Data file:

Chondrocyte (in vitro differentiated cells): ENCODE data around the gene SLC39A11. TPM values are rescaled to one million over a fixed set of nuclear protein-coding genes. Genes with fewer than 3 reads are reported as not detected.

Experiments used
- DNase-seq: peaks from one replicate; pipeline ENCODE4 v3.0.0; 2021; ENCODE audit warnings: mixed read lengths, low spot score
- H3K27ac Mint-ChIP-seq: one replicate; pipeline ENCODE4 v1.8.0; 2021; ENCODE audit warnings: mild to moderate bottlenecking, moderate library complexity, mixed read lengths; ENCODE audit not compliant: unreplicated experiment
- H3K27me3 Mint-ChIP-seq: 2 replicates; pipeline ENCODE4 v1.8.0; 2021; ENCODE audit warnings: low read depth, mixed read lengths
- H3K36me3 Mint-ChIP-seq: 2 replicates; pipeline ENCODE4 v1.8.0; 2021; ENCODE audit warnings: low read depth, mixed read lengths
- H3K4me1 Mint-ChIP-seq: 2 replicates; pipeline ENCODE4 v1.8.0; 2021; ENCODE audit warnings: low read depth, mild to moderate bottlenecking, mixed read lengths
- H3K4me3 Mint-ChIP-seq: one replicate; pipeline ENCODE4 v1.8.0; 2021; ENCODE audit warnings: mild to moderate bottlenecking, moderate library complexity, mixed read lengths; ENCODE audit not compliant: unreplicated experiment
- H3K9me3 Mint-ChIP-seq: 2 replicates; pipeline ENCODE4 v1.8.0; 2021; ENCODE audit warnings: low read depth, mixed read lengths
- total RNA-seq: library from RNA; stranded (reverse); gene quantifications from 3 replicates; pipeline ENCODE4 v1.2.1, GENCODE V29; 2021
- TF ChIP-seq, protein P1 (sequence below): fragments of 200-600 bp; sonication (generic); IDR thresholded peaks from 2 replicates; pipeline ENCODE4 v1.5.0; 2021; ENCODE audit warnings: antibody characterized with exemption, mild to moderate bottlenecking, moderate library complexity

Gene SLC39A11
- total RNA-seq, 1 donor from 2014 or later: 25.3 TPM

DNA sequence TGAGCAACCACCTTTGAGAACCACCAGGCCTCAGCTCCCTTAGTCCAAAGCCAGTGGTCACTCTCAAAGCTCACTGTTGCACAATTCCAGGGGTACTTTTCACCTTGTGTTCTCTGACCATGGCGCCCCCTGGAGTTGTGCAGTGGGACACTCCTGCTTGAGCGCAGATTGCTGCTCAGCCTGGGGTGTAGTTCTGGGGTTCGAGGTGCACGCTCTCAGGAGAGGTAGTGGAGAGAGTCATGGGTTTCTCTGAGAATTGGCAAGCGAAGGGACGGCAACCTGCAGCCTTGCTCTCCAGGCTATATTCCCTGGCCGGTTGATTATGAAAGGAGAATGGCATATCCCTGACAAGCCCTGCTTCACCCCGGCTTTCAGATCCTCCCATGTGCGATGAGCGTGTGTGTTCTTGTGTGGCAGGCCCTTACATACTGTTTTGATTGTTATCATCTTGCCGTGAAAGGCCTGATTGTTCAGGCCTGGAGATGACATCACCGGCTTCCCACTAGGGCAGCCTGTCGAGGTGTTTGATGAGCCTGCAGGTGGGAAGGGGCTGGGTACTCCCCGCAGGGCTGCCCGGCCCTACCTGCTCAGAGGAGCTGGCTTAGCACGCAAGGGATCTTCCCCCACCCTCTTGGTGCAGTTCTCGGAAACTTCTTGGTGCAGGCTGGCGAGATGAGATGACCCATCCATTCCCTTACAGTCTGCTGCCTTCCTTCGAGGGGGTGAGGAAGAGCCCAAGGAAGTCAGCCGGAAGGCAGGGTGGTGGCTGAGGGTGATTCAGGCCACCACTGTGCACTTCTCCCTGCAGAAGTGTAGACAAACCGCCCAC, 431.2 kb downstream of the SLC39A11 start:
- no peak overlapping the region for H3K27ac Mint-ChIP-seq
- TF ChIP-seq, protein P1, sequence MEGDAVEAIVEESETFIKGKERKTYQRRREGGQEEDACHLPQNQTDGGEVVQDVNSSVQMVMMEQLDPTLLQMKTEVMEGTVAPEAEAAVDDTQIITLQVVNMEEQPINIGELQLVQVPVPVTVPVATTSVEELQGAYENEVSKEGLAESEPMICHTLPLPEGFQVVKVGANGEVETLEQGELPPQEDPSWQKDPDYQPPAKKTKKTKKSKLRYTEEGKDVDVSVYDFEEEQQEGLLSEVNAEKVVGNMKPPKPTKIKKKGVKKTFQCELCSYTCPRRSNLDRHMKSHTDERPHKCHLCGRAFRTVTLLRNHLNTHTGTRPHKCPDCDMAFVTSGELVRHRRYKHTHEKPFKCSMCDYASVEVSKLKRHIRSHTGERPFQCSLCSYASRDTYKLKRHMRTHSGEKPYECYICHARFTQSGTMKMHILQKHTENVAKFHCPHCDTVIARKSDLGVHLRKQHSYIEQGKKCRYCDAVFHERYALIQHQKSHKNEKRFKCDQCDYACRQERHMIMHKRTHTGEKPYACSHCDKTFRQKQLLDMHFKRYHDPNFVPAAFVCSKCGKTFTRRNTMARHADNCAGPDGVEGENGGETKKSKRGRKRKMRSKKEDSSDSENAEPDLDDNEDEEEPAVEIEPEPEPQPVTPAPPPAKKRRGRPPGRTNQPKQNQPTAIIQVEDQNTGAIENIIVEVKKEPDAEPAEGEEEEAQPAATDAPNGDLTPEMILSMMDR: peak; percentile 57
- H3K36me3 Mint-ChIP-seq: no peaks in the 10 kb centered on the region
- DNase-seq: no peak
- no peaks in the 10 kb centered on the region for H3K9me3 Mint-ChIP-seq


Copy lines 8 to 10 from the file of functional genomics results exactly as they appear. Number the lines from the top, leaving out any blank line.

- H3K4me3 Mint-ChIP-seq: one replicate; pipeline ENCODE4 v1.8.0; 2021; ENCODE audit warnings: mild to moderate bottlenecking, moderate library complexity, mixed read lengths; ENCODE audit not compliant: unreplicated experiment
- H3K9me3 Mint-ChIP-seq: 2 replicates; pipeline ENCODE4 v1.8.0; 2021; ENCODE audit warnings: low read depth, mixed read lengths
- total RNA-seq: library from RNA; stranded (reverse); gene quantifications from 3 replicates; pipeline ENCODE4 v1.2.1, GENCODE V29; 2021